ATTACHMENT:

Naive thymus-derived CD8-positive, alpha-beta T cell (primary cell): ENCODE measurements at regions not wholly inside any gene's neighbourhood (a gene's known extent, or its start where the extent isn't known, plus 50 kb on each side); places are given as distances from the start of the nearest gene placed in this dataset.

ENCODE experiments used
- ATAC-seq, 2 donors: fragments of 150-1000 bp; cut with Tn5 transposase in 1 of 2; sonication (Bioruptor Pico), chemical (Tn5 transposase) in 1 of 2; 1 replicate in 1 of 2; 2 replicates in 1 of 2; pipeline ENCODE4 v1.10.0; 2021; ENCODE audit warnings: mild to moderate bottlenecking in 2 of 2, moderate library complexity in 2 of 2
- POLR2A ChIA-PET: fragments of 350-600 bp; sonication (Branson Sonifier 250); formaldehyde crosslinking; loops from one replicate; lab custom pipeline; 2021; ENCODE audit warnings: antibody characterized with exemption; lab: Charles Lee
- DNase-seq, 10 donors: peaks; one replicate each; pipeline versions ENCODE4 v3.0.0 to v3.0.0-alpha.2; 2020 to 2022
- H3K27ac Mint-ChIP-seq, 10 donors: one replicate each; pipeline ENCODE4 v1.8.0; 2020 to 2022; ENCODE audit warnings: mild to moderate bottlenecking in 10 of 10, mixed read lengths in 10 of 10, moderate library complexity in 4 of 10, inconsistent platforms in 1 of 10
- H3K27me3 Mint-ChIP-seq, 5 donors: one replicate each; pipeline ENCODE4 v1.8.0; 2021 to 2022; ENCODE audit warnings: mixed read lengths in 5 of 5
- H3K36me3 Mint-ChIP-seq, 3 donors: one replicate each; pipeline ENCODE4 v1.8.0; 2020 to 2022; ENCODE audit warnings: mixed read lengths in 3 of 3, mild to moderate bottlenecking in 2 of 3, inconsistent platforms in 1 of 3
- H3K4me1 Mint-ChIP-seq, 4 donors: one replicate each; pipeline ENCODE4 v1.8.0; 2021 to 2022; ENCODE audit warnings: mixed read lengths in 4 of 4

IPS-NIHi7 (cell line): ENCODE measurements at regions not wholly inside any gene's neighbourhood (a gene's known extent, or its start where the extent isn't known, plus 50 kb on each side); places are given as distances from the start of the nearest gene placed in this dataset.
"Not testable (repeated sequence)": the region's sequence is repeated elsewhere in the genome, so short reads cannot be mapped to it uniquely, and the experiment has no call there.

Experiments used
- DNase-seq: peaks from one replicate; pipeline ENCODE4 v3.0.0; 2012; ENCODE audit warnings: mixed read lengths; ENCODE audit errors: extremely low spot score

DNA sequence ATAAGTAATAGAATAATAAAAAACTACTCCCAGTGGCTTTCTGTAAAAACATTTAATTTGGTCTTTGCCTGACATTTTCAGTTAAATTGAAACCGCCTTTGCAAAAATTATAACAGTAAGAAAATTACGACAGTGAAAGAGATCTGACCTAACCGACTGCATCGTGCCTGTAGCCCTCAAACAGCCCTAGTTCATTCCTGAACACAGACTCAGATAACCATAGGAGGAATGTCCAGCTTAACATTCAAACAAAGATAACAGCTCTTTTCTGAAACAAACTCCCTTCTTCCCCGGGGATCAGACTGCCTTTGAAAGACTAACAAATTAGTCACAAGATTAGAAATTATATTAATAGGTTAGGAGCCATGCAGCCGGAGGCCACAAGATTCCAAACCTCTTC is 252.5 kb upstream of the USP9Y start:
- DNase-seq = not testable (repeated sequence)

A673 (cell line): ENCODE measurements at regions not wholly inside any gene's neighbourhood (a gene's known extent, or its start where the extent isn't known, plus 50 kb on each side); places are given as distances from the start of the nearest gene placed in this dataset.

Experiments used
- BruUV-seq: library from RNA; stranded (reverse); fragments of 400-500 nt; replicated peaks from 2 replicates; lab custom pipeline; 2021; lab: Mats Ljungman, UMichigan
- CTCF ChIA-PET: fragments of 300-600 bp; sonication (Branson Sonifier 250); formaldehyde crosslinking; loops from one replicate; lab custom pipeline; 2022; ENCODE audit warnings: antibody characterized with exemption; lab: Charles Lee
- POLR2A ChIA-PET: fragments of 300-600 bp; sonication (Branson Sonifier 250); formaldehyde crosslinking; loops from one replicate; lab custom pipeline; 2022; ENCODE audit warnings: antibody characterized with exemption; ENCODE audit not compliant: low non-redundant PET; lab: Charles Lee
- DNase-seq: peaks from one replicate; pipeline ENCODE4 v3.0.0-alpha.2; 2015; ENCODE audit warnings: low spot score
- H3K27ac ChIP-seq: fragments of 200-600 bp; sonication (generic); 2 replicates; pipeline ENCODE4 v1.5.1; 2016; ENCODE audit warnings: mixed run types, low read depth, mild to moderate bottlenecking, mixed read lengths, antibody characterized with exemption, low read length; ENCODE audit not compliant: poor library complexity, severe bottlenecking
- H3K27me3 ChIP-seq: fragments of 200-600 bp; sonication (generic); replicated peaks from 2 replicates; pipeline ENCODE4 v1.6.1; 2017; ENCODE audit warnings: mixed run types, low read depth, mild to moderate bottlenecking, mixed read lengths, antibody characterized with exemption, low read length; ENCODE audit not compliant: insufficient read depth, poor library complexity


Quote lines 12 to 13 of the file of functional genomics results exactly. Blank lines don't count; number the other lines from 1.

Experiments used
- DNase-seq: peaks from one replicate; pipeline ENCODE4 v3.0.0; 2012; ENCODE audit warnings: mixed read lengths; ENCODE audit errors: extremely low spot score